b->multiplyData(10);
        cout<<b->data<<endl;
       
        delete(derived);
    }
}

In this example, we are trying to typecast a Derived class pointer to Base class at runtime. By runtime, a Base class pointer is allowed to point to a Base class object as well as to a Derived class object by the compiler. Hence, it can be governed by the programmer at the runtime to change the object the pointer is pointing to.

The output being:
Code:

In derived class method
60
In base class method
60
In derived class method
240

Please note, we've added a check after the dynamic cast on the resulting pointer 'b' if it's NULL or not. In case the dynamic cast is success, non-null desired pointer is returned. A null pointer is returned in case the dynamic cast fails. As for example, when we try to type cast a derived class pointer to a base class, which is invalid and hence results in a failure. The source code snippet is:
Code:

derived = dynamic_cast<Derived*>(b);//fails
//derived contains NULL now

Const-cast



The const-cast is used to modify the contant-ness or volatility of any expression. It does not affect the data type of the variable or expression.

The Syntax:
Code:

lvalue = const_cast<type>(expression);
An example:
Code:

int cval = 10;
const int* pval = &cval;
int* vval = const_cast<int *>(pval);
(*vval)++;
cout<<"Modified val is "<<(*vval)<<endl;

The output is
Code:

Modified val is 11
Here, if we just try to assign the pointer 'vval' the same address as the constant pointer 'pval', we get a compile time error there itself. As in,
Code:

int cval = 10;
const int* pval = &cval;
int* vval pval;
(*vval)++;
cout<<"Modified val is "<<(*vval)<<endl;

Compilation Error:
Code:

error: invalid conversion from ‘const int*’ to ‘int*
Hence, this clearly explains the usage and the need for const_cast operator. Besides, const_cast operator can be used to convert a const object to a non-contant, a volatile variable to a non-volatile, a 'pointer to a constant' to a 'pointer to a modifiable value' and even a 'constant pointer' to a non-constant one.

All these mentioned scenarios are possible visa versa as well.

Re-interpret cast



As the name suggests, re-interpret casts are used to type cast any type to any type. All conversions from a pointer type to any random unrelated pointer type is allowed, and hence making its to be used really carefully. This cast could be leading to unsafe type casts leading to loss of data or unexpected results.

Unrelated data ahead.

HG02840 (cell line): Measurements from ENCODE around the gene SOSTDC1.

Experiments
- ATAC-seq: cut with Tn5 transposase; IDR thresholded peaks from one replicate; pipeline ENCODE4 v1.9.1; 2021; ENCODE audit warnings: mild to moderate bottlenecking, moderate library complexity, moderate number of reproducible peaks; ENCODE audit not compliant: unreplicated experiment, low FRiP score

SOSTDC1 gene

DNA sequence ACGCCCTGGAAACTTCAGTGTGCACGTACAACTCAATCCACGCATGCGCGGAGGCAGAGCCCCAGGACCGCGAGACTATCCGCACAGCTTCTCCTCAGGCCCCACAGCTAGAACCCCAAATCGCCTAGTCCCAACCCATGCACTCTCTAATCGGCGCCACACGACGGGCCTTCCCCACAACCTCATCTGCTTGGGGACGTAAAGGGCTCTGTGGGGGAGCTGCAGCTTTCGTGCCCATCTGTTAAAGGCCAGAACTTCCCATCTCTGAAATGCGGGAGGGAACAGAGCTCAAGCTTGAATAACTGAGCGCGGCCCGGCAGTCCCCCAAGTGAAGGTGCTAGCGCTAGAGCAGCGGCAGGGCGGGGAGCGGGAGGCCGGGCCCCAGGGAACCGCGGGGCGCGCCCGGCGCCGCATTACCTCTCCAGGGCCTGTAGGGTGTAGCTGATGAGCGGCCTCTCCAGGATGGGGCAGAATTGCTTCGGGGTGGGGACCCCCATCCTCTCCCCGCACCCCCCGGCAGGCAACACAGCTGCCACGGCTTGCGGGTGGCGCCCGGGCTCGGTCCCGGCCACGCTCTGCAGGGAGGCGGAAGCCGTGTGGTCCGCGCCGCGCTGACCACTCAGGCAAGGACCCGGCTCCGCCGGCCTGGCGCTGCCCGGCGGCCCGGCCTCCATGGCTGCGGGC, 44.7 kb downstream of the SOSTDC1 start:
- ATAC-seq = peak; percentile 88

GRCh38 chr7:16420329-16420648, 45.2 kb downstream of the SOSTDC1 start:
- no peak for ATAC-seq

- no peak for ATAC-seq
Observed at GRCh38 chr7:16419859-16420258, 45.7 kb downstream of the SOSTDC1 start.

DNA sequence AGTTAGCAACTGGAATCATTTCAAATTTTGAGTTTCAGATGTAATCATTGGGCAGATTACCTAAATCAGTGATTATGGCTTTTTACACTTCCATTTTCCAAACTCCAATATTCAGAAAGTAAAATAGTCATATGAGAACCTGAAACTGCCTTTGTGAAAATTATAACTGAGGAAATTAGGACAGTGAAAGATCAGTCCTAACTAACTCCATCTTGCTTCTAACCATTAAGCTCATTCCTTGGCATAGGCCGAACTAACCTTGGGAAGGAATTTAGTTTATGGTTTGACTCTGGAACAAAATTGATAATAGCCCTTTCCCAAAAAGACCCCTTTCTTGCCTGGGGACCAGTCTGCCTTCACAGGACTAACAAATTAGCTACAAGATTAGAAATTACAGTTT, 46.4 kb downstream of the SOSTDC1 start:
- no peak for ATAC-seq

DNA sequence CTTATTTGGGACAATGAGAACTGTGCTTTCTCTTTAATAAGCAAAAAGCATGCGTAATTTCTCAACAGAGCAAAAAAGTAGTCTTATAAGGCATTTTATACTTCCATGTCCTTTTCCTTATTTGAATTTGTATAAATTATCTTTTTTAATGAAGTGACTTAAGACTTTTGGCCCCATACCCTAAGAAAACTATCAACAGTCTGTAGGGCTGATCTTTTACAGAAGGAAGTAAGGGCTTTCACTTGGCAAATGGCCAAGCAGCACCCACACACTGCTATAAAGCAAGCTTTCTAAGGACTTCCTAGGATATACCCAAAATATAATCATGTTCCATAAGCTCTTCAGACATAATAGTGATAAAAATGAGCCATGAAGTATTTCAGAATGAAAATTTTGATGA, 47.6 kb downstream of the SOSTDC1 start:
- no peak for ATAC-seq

The Syntax:
Code:

lvalue = reinterpret_cast<type1>expression
An Example:
Code:

class One
{
public:
    int data;
    One()
    {
        data = 1;
    }
};

class Two
{
public:
    int data;
    Two()
    {
        data = 2;
    }
};

int main()
{
    One *one = new One();
    Two *two = new Two();
    cout<<"one: Data val is "<<one->data<<endl;
    cout<<"two: Data val is "<<two->data<<endl;
    delete two;
    // convert one of type Class Two
    two = reinterpret_cast<Two*>(one);
    if (two != NULL)
    {
        //check data of the object pointed by 'two'.
        cout<<"two After reinterpret cast : Data val is "<<two->data<<endl;
    }
   
    return 0;
}

Here, we have two pretty similar in layout classes - 'One' and 'Two', but totally unrelated with each other. Using pointers, we created objects of both of them and checked the data each contains.

Deleting the object pointed by 'two' pointer, which was pointing to an object of class 'Two', we reinterpret cast 'one' pointer which is of type class 'One' pointer to type class 'Two' pointer and assign it to pointer variable 'two'.

Now checking, the data what 'two' points to, lets observe the output:
Code:

one: Data val is 1
two: Data val is 2
two After reinterpret cast : Data val is 1

Oh wow, now 'two' pointer variable points to the object containing the data of 'One'.

However, reiterating, since reinterpret castings are for totally unrelated data types, the programmer is solely responsible for its usage. There might be unexpected results in case of invalid usage. Hence, one should be very sure prior to using reinterpret cast.